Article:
ASEAN and Human Rights: Closing the Implementation Gap
22 October 2009
Tomorrow, the Association of Southeast Asian Nations (ASEAN) is set to launch the first regional human rights mechanism in the Asia-Pacific region, to be known as the ASEAN Intergovernmental Commission on Human Rights (AICHR). There is much hope and expectation surrounding this occasion, as it represents an important commitment by states in the region to move beyond mere words and towards the implementation of their human rights commitments on the ground.
Since the adoption of the Universal Declaration of Human Rights in 1948, the international community has been relatively successful in coming to an agreement on what human rights are and the concomitant obligations they create for states. The ongoing challenge lies in establishing effective human rights mechanisms, ranging from commissions to courts, which can turn these noble ideas into reality.
It is at the regional level, namely in Africa, Europe and the Americas, that the most effective mechanisms have been established to close the human rights implementation gap. States in each of these areas recognised that regional human rights mechanisms formed an integral part of their vision to build a more peaceful, stable and prosperous regional community. Leaders realised that focusing on relations between states was not enough, and that relations between states and the people within their borders also needed to be addressed.
Establishing human rights mechanisms at a more localised level not only places them in closer proximity to the people who need to access them. Doing so also enables these mechanisms to operate within, and simultaneously address human rights issues which arise from local historical, cultural and geographical circumstances. The development of credible and effective regional human rights mechanisms, however, does take time. It requires the engagement of civil society and national human rights institutions from below, the initiative of the commissioners from within, and the political will of Member States from above.
Experience has shown how regional mechanisms can improve upon mechanisms and instruments at the global level. For instance, in the 1981 African Charter on Human and Peoples’ Rights, concerns regarding economic and social rights, such as the right to food, health and education, meant that these rights were treated as equally open to legal protection as civil and political rights. This left human rights mechanisms at the global level playing catch up, with an Optional Protocol only adopted last year enabling the UN Committee on Economic, Social and Cultural Rights to consider individual complaints.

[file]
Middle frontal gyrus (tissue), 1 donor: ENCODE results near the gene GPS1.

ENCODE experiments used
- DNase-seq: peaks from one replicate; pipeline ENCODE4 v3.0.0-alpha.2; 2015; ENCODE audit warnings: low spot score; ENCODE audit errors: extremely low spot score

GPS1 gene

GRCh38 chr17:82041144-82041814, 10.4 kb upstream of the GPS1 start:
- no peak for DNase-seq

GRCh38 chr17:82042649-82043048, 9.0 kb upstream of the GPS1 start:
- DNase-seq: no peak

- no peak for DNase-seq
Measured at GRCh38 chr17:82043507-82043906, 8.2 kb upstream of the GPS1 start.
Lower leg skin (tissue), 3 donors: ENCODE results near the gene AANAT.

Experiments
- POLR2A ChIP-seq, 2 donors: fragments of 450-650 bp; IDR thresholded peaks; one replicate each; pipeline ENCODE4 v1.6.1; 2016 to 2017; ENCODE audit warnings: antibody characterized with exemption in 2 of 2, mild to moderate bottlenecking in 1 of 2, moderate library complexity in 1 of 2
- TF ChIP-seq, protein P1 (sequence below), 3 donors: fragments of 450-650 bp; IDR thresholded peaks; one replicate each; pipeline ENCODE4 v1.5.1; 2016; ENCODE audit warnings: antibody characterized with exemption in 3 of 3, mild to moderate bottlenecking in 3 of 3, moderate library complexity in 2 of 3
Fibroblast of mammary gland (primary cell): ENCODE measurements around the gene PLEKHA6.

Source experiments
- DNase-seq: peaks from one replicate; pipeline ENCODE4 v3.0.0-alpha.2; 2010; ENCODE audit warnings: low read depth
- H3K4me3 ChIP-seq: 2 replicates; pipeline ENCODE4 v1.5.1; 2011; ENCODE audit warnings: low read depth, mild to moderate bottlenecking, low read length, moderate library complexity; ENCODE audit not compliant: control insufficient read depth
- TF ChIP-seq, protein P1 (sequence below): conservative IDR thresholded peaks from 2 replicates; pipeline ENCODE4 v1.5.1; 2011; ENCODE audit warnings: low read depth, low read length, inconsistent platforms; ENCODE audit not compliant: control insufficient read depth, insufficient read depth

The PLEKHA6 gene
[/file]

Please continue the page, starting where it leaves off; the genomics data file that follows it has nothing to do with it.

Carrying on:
For its part, the Inter-American Commission on Human Rights has expanded significantly from its humble beginnings in 1959. Its original mandate of a convening forum soon evolved into a mandate to conduct on-site country visits, as commissioners used their initiative to travel the country and meet with people from all walks of life. By 1965, the Commission was granted the authority by the member states of the Organisation of American States to investigate and decide on individual complaints. Fourteen years later, the Inter-American Court of Human Rights had been established alongside the Commission to provide legally binding decisions on individual cases of alleged human rights violations.
Despite their very different paths of development, the regional human rights mechanisms in Africa, the Americas and Europe today share certain common features. These features include regional human rights instruments that reflect international standards; commissioners who are independent and impartial experts in human rights; mandates which enable the mechanisms to do both promotion and protection work; competent and full-time secretariats with sufficient resources; their own rules of procedure, which include rules for interaction with both civil society and national human rights institutions; and cooperation with international human rights mechanisms.
As ASEAN pursues its ASEAN Vision 2020, now moved forward to 2015, to create a “community of caring societies” with “focus on the welfare and dignity of the human person and the good of the community”, the ASEAN Intergovernmental Commission on Human Rights will have to work hard to establish itself as a credible regional mechanism and help close the gap between human rights rhetoric and the reality on the ground.
OHCHR Regional Office for South-East Asia